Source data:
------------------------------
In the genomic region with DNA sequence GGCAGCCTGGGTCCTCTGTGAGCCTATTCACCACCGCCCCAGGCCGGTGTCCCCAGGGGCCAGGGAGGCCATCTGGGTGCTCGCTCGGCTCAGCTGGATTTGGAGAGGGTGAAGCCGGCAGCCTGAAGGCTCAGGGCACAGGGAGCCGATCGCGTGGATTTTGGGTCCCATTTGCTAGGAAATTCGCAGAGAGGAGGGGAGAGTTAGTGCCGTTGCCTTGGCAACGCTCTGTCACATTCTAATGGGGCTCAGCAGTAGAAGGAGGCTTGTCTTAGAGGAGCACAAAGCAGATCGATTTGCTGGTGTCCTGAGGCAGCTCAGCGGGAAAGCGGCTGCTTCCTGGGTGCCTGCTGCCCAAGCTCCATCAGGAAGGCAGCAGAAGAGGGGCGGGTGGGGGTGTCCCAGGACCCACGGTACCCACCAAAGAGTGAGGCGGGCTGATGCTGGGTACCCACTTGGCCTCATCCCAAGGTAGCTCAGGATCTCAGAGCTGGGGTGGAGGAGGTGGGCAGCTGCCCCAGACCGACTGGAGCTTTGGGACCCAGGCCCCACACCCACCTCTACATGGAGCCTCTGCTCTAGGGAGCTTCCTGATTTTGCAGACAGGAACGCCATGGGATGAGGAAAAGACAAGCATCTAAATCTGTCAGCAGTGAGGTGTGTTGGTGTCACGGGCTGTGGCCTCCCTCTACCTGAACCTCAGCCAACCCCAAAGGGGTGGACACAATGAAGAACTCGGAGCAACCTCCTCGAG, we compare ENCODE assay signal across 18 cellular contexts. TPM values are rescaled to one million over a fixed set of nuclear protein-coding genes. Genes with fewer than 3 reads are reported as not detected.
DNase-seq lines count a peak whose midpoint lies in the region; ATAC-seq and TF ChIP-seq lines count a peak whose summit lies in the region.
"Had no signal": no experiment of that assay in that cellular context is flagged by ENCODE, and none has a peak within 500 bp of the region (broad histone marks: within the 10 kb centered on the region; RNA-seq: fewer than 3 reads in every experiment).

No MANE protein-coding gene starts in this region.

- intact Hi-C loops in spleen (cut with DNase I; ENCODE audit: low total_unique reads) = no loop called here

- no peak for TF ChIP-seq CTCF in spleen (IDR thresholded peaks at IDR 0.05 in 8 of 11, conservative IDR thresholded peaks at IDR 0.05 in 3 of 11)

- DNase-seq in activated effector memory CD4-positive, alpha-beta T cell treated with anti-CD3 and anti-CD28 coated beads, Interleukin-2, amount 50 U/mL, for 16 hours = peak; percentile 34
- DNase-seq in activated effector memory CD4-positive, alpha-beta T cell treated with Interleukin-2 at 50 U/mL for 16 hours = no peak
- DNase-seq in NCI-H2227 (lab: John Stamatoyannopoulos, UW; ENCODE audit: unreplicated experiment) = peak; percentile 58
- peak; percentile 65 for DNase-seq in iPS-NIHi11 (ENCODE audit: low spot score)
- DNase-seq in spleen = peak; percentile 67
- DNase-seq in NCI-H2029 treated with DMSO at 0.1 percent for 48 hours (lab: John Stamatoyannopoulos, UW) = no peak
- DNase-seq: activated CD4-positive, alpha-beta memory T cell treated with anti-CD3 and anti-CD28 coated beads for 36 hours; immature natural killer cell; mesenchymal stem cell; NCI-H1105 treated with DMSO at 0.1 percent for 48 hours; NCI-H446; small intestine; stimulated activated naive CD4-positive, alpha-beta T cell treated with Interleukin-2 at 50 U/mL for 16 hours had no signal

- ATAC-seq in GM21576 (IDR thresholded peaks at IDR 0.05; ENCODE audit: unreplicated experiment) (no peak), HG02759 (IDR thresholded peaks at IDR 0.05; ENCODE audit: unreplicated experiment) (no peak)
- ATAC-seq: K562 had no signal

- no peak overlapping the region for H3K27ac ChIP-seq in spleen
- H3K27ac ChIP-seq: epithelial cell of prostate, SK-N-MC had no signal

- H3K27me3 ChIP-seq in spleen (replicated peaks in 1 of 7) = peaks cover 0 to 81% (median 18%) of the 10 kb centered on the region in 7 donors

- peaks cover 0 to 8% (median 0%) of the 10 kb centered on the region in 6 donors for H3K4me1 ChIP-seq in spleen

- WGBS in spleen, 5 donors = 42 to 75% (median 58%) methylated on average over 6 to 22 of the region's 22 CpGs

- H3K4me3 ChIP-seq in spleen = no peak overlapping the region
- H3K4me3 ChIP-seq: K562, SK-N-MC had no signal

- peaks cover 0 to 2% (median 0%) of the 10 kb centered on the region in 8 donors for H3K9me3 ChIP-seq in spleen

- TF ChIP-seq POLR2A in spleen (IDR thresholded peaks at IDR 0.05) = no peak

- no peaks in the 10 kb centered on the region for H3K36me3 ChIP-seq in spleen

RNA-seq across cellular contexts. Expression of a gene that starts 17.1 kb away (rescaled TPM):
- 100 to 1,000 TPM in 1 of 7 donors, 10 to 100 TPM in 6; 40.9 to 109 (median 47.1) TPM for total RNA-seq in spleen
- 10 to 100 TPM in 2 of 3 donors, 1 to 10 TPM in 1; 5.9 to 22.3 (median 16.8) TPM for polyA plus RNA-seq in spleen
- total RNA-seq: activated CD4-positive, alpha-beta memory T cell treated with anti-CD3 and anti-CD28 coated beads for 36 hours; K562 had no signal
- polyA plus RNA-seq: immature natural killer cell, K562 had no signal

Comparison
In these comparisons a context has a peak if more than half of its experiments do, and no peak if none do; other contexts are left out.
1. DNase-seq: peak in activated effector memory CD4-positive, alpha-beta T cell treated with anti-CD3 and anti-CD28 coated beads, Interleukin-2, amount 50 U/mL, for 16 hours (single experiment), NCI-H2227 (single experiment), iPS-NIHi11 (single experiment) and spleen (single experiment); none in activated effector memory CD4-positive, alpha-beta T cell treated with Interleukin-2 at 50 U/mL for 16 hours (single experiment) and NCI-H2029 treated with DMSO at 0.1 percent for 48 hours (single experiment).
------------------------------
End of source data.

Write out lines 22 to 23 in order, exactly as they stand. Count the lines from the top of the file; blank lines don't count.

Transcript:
- H3K4me3 ChIP-seq: K562, SK-N-MC had no signal

- peaks cover 0 to 2% (median 0%) of the 10 kb centered on the region in 8 donors for H3K9me3 ChIP-seq in spleen